Out of adversity, a little good news falls my way.  From my dad’s recent passing, a small chunk of change was given to me.  I had some very serious things to pay:  past due taxes, insurance, loan payments.  The one thing I did splurge on for myself was tickets to Billy Joel.  By God, I’m going to do at least *one* thing for myself.
  We got the tickets.
  We got the tickets so late that most of the good seats were taken.  Actually, all of the good seats, all of the mediocre seats, and most of the shitty seats were taken.
  I bought tickets for Detroit and I, as well as my sister and her friend Lou.  These seats were not quite outside in the parking lot, but close.  I had an excellent view of the backs of the heads of the 20,000 people in front of me who had better seats.  Thank God for the Jumbo-tron, or whatever it’s called.
  It was a great show.  Billy has gotten older, as have I.  From down on the stage to straight out to me, a few hundred feet away, with thousands of people around, he gave me a private wink and a nod, and I nodded back.  We connected.  We both. . .understood.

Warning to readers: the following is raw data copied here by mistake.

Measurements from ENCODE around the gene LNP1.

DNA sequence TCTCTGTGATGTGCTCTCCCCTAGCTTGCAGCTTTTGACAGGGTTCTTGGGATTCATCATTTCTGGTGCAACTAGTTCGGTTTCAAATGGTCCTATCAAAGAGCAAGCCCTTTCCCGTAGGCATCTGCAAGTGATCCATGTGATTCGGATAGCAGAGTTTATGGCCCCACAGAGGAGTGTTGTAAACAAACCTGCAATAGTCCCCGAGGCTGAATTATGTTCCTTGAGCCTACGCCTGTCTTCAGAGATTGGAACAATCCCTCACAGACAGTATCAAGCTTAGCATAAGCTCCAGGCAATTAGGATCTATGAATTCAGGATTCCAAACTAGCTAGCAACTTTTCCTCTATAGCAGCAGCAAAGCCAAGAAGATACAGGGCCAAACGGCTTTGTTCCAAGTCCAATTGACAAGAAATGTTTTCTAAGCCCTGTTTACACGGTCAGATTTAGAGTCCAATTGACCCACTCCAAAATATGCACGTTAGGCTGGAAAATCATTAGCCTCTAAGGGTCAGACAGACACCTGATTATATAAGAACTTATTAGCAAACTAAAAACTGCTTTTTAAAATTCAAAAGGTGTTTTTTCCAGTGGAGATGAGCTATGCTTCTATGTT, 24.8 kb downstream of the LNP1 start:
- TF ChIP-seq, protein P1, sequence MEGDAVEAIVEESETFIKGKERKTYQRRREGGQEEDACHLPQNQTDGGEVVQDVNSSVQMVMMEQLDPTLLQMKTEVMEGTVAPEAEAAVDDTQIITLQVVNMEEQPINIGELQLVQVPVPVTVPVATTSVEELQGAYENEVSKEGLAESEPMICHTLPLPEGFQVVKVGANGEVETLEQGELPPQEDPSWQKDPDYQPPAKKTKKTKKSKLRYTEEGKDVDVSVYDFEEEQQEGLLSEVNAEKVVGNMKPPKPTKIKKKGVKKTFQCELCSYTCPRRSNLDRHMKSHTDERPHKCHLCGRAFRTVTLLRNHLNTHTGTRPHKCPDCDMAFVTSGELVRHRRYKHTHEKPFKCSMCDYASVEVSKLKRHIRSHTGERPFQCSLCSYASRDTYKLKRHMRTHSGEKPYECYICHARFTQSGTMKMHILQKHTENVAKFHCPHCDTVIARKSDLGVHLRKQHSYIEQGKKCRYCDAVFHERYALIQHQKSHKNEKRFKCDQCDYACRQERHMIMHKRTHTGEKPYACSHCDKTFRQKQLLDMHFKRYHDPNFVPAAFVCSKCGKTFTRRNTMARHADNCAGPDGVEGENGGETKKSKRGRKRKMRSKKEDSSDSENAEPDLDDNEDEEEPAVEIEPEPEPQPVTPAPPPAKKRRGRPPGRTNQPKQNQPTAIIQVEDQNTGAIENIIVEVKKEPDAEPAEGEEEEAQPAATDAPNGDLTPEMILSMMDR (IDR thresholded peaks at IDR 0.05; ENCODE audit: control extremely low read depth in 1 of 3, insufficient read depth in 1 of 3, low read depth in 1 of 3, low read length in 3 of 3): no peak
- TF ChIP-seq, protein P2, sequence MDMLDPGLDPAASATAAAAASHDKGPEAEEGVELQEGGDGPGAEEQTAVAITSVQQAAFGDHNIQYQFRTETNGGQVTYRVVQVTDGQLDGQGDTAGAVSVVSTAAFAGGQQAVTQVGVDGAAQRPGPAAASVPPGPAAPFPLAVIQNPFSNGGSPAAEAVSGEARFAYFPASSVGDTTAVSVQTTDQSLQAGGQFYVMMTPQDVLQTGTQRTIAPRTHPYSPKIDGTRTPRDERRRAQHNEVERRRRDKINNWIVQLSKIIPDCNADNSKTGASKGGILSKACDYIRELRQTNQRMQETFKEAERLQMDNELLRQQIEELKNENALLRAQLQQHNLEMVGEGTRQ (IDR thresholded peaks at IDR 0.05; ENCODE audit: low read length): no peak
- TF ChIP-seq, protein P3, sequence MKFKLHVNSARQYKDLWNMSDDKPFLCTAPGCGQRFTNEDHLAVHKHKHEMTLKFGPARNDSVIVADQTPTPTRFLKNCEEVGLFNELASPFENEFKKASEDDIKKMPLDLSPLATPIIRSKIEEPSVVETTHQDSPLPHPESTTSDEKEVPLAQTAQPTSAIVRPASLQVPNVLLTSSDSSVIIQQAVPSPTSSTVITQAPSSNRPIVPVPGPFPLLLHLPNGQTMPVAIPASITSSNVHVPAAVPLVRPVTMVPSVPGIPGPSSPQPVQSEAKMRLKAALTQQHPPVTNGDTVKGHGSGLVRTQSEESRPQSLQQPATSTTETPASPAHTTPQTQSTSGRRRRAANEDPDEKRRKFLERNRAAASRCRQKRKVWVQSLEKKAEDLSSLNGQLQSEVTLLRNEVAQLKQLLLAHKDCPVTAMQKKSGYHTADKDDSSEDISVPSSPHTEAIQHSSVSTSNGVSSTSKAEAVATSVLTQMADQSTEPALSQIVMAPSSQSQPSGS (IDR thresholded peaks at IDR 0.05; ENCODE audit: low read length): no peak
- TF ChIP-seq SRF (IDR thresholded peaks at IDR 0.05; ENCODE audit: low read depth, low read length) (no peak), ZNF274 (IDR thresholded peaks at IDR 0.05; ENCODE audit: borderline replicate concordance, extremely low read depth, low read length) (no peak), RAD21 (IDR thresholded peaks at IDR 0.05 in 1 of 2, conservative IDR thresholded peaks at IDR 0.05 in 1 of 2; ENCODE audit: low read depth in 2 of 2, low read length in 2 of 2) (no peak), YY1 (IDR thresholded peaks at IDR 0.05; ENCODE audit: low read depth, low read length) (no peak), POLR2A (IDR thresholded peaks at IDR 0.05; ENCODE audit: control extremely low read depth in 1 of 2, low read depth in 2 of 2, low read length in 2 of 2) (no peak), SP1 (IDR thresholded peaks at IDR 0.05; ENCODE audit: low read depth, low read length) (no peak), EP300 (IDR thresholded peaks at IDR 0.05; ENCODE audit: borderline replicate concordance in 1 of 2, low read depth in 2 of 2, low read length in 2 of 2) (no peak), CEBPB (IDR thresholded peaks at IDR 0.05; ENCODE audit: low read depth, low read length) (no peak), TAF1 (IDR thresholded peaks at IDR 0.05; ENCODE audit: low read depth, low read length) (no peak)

He generally covers some Beatles tunes, which he didn’t do this time, although he did do "Johnny B Goode."  And an old classic.  Very old.  "Rootbeer Rag," from Scott Joplin, from about one hundred years ago.  And he did something very few people could get away with.  He had a guy named "Chainsaw"–was he a roadie?  Who was he?  In the middle of the show, Chainsaw came on stage and performed an AC-DC song, "Highway to Hell."  And it was good.  It sounded just like them.  Billy Joel was nowhere on the stage during that song.  It was one of the oddest things I have ever seen, but it was good–it rocked.
  As I said, he has gotten older.  But he knew his limitations.  He didn’t run all over the stage, but he did travel it.  Instead of running himself ragged, he concentrated on performing.  The camera on the big screen caught him several times with his hands flying smoothly over the keyboard.  Since he didn’t run himself down, his voice was completely top-notch.  In the past, he has needed help in hitting the highs on "An Innocent Man," but this time he did it himself.  *Blow me, Frankie Vallie*, he seemed to say.
  And the set list itself:  Wow.  Having seen him several times, I thought I knew what to expect.  And a DJ referred to it as a "greatest hits" show, just because he had no new album out.  But it was more than that.  It was songs of his, that, after seeing him several times, I never expected to hear live.  Many old faves, to be sure, but definitely some new tricks thrown in there.